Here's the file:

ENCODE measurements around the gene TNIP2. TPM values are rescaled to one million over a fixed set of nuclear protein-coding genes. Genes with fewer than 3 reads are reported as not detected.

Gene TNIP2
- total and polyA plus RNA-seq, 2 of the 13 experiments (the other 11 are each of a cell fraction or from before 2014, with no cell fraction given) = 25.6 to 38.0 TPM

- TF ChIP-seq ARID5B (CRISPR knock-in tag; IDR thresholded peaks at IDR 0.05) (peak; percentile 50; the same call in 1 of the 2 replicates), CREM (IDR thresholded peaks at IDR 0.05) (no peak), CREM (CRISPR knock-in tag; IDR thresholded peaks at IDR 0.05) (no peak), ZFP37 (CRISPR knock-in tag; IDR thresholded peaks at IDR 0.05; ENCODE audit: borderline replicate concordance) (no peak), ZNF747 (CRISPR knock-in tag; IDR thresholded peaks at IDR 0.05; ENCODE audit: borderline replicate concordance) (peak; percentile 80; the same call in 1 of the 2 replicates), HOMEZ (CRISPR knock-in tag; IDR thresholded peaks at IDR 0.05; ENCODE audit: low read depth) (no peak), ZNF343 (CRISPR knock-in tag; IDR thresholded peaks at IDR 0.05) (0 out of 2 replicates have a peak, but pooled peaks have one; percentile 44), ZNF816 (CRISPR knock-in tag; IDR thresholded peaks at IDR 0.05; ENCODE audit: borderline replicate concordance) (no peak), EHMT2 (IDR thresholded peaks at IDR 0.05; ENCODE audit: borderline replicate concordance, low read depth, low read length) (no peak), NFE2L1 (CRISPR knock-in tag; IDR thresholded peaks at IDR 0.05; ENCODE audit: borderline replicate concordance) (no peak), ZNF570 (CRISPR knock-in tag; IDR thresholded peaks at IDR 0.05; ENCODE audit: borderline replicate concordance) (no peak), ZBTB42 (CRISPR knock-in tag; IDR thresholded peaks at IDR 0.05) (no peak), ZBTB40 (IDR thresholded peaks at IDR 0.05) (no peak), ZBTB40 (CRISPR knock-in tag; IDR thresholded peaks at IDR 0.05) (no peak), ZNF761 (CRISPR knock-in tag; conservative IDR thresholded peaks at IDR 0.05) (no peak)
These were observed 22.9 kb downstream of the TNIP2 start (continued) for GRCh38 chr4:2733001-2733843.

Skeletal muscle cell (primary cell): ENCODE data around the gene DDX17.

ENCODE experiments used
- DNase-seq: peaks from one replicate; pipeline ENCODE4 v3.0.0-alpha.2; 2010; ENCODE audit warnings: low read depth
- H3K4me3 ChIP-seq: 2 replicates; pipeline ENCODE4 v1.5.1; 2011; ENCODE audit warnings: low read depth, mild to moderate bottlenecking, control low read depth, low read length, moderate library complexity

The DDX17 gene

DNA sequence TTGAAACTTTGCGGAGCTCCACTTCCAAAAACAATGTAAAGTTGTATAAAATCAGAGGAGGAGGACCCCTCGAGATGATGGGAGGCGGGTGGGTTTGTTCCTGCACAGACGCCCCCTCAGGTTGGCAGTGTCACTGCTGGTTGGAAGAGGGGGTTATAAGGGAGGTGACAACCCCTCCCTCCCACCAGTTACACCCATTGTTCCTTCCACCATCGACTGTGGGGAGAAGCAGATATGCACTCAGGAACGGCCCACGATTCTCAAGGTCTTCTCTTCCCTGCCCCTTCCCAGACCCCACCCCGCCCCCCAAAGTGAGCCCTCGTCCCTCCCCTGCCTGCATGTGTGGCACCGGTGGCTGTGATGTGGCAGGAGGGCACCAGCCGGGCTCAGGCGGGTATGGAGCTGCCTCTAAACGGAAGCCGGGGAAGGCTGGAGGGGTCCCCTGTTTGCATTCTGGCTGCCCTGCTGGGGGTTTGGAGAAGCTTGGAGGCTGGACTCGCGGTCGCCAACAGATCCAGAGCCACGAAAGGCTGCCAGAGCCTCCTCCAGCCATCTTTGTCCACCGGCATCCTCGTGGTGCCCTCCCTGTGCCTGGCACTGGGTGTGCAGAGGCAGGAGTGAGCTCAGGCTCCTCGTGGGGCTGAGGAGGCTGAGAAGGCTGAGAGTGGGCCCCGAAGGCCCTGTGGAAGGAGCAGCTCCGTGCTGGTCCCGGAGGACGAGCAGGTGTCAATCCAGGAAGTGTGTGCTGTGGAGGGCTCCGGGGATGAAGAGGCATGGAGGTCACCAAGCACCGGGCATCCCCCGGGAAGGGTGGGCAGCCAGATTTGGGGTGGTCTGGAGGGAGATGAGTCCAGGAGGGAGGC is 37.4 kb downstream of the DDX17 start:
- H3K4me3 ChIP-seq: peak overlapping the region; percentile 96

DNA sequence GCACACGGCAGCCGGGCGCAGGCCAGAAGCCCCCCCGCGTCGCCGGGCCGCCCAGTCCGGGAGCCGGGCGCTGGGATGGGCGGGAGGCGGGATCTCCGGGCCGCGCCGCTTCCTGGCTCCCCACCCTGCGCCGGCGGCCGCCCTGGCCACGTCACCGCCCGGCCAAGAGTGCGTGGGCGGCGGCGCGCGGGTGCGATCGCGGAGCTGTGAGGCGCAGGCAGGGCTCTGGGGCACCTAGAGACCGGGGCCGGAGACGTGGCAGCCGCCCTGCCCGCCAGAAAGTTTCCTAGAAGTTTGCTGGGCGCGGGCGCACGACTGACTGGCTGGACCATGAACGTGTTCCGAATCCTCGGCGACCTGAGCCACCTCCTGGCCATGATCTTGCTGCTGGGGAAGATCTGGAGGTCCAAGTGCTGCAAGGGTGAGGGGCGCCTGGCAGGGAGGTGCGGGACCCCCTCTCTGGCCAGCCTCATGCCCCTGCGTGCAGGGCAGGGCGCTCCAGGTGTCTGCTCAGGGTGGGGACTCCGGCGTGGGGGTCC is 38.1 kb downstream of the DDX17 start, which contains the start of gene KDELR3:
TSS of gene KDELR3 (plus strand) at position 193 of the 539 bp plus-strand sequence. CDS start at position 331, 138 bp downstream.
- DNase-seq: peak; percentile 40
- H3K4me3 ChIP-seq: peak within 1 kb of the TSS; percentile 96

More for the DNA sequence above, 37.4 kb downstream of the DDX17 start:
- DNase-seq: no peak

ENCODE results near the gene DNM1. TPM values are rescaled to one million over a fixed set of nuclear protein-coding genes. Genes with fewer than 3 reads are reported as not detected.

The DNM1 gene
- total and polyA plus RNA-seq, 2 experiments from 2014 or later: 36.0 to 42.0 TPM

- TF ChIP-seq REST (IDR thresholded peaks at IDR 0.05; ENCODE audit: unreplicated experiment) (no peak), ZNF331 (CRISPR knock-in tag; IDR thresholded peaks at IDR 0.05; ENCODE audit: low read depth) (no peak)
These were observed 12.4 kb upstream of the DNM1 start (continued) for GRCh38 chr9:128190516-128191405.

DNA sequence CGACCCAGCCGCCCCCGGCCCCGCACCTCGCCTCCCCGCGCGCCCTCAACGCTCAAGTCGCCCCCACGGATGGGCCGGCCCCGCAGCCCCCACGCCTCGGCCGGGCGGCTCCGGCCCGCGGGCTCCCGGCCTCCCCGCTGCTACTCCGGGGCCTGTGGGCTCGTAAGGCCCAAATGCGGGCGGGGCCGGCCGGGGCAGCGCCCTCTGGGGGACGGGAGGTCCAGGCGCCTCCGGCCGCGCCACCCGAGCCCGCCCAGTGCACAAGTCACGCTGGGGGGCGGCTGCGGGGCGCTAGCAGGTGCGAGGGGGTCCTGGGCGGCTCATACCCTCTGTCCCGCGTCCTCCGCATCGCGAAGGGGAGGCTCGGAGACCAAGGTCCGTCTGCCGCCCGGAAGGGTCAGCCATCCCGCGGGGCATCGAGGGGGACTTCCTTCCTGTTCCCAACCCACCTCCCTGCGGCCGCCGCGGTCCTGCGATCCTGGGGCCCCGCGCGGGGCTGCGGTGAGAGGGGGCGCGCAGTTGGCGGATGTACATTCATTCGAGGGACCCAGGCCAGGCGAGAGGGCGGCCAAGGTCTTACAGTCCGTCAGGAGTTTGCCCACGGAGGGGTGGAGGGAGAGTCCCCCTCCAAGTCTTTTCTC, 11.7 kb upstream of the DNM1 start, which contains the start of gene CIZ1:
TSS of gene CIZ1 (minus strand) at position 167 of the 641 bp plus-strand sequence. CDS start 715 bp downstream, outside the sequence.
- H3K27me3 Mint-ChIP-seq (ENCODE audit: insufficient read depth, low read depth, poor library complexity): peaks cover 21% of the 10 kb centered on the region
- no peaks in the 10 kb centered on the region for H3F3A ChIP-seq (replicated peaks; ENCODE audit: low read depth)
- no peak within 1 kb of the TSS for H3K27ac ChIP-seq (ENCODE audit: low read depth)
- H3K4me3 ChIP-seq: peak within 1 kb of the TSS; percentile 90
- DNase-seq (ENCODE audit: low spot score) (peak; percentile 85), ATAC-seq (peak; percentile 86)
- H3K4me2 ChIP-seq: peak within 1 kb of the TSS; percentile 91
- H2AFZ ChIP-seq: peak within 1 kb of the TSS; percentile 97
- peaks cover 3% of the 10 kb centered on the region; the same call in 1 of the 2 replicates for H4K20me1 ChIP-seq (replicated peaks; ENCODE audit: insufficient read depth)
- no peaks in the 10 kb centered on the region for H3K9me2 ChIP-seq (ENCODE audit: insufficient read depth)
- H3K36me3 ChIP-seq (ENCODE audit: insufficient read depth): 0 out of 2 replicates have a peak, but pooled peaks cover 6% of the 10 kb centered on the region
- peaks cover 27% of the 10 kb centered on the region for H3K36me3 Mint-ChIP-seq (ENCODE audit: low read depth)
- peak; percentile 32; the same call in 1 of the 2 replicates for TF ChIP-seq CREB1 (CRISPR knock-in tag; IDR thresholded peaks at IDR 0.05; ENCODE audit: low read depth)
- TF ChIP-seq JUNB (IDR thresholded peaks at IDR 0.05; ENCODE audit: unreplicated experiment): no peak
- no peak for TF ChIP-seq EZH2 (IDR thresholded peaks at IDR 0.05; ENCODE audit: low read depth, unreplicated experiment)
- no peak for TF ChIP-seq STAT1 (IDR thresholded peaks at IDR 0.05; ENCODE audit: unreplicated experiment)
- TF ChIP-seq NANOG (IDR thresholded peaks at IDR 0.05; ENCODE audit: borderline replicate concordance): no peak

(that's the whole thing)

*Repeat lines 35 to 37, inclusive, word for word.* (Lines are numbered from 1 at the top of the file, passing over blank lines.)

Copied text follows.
- H3K36me3 ChIP-seq (ENCODE audit: insufficient read depth): 0 out of 2 replicates have a peak, but pooled peaks cover 6% of the 10 kb centered on the region
- peaks cover 27% of the 10 kb centered on the region for H3K36me3 Mint-ChIP-seq (ENCODE audit: low read depth)
- peak; percentile 32; the same call in 1 of the 2 replicates for TF ChIP-seq CREB1 (CRISPR knock-in tag; IDR thresholded peaks at IDR 0.05; ENCODE audit: low read depth)